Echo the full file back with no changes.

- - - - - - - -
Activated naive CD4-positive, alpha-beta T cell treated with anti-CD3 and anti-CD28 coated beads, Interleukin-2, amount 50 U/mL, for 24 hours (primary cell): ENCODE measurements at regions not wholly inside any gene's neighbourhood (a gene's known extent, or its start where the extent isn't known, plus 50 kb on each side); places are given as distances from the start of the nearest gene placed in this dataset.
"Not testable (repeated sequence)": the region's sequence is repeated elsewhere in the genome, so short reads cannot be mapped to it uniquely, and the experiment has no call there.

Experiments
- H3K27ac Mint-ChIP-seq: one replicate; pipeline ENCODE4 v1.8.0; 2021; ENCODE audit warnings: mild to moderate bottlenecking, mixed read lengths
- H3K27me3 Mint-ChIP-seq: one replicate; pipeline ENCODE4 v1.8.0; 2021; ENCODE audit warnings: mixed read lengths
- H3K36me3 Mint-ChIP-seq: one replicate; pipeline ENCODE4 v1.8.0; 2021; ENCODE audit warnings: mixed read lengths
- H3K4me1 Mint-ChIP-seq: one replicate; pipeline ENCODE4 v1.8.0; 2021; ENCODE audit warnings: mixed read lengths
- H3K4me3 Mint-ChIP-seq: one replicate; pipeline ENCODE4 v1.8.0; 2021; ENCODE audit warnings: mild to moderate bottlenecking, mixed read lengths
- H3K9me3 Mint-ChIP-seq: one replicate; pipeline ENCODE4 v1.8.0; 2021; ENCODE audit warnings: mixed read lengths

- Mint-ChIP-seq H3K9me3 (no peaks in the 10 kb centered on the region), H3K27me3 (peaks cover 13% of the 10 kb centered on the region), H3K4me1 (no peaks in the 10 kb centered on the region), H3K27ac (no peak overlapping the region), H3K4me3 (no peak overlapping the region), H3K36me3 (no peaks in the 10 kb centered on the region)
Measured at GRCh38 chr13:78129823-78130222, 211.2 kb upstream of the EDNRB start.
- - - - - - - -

Activated naive CD4-positive, alpha-beta T cell treated with anti-CD3 and anti-CD28 coated beads, Interleukin-2, amount 50 U/mL, for 24 hours (primary cell): ENCODE measurements at regions not wholly inside any gene's neighbourhood (a gene's known extent, or its start where the extent isn't known, plus 50 kb on each side); places are given as distances from the start of the nearest gene placed in this dataset.
"Not testable (repeated sequence)": the region's sequence is repeated elsewhere in the genome, so short reads cannot be mapped to it uniquely, and the experiment has no call there.

Experiments
- H3K27ac Mint-ChIP-seq: one replicate; pipeline ENCODE4 v1.8.0; 2021; ENCODE audit warnings: mild to moderate bottlenecking, mixed read lengths
- H3K27me3 Mint-ChIP-seq: one replicate; pipeline ENCODE4 v1.8.0; 2021; ENCODE audit warnings: mixed read lengths
- H3K36me3 Mint-ChIP-seq: one replicate; pipeline ENCODE4 v1.8.0; 2021; ENCODE audit warnings: mixed read lengths
- H3K4me1 Mint-ChIP-seq: one replicate; pipeline ENCODE4 v1.8.0; 2021; ENCODE audit warnings: mixed read lengths
- H3K4me3 Mint-ChIP-seq: one replicate; pipeline ENCODE4 v1.8.0; 2021; ENCODE audit warnings: mild to moderate bottlenecking, mixed read lengths
- H3K9me3 Mint-ChIP-seq: one replicate; pipeline ENCODE4 v1.8.0; 2021; ENCODE audit warnings: mixed read lengths

- Mint-ChIP-seq H3K9me3 (no peaks in the 10 kb centered on the region), H3K27me3 (peaks cover 13% of the 10 kb centered on the region), H3K4me1 (no peaks in the 10 kb centered on the region), H3K27ac (no peak overlapping the region), H3K4me3 (no peak overlapping the region), H3K36me3 (no peaks in the 10 kb centered on the region)
Measured at GRCh38 chr13:78129823-78130222, 211.2 kb upstream of the EDNRB start.